This isn't a "Mom knew best" story but, it is one that reminds me how blessed I am to have her as my mother and best friend. When I graduated high school in 2011 (yes, I'm a baby!) I was starting my first year at a university for fashion design. My mother and I were driving back from getting dorm room supplies when she opened her heart to me. She told me how much I inspired her and made her proud because even though I never got the best grades, I always stayed true to who I was and I always had a level of confidence in who I was that a lot of girls my age are still trying to find.

    Your mom is always supposed to tell you nice things, and this fell under that category but, there was something more than "nice" in her tone of voice, it was more so a tone of endearment and true happiness. Knowing that you have made your mom proud is the best feeling ever and her telling me this right before going to college helped me get on the right track immediately to make her feel this way for ever! Thanks ITG for this amazing piece on moms!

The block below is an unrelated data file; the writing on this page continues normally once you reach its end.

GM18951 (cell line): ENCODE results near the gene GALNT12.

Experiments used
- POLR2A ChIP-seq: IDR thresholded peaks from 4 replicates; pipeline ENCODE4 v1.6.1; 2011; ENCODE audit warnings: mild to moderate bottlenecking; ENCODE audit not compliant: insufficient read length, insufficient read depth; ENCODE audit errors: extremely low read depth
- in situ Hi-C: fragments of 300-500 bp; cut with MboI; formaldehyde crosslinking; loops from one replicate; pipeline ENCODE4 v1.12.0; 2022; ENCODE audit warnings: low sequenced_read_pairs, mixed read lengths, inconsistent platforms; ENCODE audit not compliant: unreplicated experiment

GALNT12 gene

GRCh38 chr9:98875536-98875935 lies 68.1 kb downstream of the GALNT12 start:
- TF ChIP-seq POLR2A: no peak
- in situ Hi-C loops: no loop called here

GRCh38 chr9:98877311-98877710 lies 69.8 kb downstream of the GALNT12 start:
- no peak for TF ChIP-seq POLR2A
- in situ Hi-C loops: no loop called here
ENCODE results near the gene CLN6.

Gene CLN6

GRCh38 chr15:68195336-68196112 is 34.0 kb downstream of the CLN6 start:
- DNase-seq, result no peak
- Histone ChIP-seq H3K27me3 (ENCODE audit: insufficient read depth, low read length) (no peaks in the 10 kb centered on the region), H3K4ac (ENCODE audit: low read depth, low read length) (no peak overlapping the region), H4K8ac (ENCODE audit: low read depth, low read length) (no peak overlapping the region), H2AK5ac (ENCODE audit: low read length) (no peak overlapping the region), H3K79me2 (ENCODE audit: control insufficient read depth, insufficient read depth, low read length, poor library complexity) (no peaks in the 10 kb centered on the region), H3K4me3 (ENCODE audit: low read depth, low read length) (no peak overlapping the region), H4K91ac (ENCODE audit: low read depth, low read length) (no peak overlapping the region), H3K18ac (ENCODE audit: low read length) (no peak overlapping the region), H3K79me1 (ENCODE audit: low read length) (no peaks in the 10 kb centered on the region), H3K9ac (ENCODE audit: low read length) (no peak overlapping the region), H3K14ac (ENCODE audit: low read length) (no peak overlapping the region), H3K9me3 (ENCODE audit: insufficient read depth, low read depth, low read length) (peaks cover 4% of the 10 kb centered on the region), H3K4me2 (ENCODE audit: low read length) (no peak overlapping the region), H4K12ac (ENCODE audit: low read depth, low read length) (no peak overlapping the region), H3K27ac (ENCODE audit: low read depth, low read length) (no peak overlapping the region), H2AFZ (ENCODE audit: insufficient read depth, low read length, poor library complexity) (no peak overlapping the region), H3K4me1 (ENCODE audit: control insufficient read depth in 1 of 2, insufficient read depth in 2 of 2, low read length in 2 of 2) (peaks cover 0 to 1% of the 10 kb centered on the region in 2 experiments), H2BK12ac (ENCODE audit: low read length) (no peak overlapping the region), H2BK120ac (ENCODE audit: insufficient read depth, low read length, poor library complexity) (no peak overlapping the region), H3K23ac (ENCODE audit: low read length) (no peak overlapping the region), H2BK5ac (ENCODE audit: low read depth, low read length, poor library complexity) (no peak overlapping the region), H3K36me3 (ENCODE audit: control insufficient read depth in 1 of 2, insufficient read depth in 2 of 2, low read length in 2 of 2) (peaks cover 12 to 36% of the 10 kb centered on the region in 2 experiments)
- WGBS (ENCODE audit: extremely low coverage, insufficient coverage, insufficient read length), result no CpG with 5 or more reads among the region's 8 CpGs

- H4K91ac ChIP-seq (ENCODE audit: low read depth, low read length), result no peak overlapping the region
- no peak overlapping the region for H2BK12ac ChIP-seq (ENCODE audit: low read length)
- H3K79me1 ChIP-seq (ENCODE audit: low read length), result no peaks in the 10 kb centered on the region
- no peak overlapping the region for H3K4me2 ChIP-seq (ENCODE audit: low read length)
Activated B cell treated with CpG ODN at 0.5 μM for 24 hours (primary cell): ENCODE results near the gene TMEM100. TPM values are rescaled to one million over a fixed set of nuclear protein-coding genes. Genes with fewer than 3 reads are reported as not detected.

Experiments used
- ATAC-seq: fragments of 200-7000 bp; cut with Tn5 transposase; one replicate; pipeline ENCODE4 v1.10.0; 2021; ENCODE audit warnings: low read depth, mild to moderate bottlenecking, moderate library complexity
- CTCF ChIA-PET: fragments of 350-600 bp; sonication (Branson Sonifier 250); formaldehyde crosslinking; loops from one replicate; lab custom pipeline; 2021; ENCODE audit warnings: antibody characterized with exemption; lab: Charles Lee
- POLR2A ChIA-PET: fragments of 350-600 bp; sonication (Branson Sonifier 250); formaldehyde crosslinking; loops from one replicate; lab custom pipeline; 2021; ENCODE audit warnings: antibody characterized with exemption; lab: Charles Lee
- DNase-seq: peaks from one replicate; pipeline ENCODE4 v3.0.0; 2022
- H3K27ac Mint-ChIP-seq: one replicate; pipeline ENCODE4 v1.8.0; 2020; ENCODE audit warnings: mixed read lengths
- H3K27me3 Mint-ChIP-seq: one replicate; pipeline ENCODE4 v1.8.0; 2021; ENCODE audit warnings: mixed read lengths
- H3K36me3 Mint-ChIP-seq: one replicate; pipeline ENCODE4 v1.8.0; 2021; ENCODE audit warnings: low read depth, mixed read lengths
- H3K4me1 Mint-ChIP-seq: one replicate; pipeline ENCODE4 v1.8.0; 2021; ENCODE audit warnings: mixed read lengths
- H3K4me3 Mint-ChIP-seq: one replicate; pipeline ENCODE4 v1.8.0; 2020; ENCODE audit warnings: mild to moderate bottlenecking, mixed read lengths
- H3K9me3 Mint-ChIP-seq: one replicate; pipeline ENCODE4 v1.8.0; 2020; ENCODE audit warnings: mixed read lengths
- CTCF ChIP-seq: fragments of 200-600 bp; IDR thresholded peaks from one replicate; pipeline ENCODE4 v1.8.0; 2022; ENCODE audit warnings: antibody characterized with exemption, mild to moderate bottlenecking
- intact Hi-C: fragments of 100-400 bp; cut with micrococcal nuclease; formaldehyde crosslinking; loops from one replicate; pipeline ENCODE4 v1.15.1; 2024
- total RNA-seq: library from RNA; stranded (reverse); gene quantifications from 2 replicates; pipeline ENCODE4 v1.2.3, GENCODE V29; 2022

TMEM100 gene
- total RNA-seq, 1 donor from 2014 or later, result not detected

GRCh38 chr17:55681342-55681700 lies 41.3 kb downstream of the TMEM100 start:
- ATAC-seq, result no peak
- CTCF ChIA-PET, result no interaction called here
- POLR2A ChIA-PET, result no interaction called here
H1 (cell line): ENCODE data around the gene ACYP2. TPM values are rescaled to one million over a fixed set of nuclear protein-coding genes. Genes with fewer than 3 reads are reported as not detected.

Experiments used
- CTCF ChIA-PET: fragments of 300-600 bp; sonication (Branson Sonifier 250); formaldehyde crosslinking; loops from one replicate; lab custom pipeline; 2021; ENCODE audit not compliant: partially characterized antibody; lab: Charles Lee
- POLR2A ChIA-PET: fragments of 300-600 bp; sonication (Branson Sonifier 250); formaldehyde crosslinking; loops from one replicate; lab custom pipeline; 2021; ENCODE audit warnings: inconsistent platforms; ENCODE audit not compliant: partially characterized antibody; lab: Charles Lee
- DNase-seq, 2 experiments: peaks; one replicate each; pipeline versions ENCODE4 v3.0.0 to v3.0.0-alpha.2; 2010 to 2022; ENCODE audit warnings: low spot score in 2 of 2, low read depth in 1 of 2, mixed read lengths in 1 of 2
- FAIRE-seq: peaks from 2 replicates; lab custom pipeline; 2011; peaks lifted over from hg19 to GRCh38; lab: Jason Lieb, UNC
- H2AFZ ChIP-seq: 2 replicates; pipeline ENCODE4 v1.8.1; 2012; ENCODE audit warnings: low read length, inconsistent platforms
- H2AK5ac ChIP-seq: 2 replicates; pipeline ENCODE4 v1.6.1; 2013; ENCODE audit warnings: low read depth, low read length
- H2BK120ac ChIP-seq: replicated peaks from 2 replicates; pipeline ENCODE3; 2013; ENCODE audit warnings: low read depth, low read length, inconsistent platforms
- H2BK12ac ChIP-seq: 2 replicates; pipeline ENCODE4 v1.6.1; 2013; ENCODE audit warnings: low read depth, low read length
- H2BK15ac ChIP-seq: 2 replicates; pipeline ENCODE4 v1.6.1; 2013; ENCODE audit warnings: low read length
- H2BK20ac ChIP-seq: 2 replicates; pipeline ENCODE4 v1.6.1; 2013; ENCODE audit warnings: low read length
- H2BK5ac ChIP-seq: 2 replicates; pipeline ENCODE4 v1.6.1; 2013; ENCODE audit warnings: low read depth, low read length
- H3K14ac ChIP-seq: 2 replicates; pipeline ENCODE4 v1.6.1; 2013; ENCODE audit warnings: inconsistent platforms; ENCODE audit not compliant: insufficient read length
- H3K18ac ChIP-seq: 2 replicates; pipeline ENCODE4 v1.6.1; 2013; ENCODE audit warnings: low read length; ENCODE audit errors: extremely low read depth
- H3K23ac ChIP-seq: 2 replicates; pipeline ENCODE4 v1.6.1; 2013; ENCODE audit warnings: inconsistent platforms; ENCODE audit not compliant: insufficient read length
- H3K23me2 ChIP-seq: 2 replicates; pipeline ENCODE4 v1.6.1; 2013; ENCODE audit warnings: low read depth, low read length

• bcox

    I talk to my mom on the phone everyday. She knows without me saying when something isn't right and when to invite me over for my favorite home cooked meal. I think she does this mostly to see me in person and scan me over to really make sure I'm alright. There is nothing like mom's best dish when your strapped for cash until next pay day. She just instinctively knows how to make a little go a long way. You won't ask for money because you don't want her to worry and you want her to know you have everything under control even during the times you don't but that single meal makes it that much better and she knows your gonna be alright.

  • A. Courtney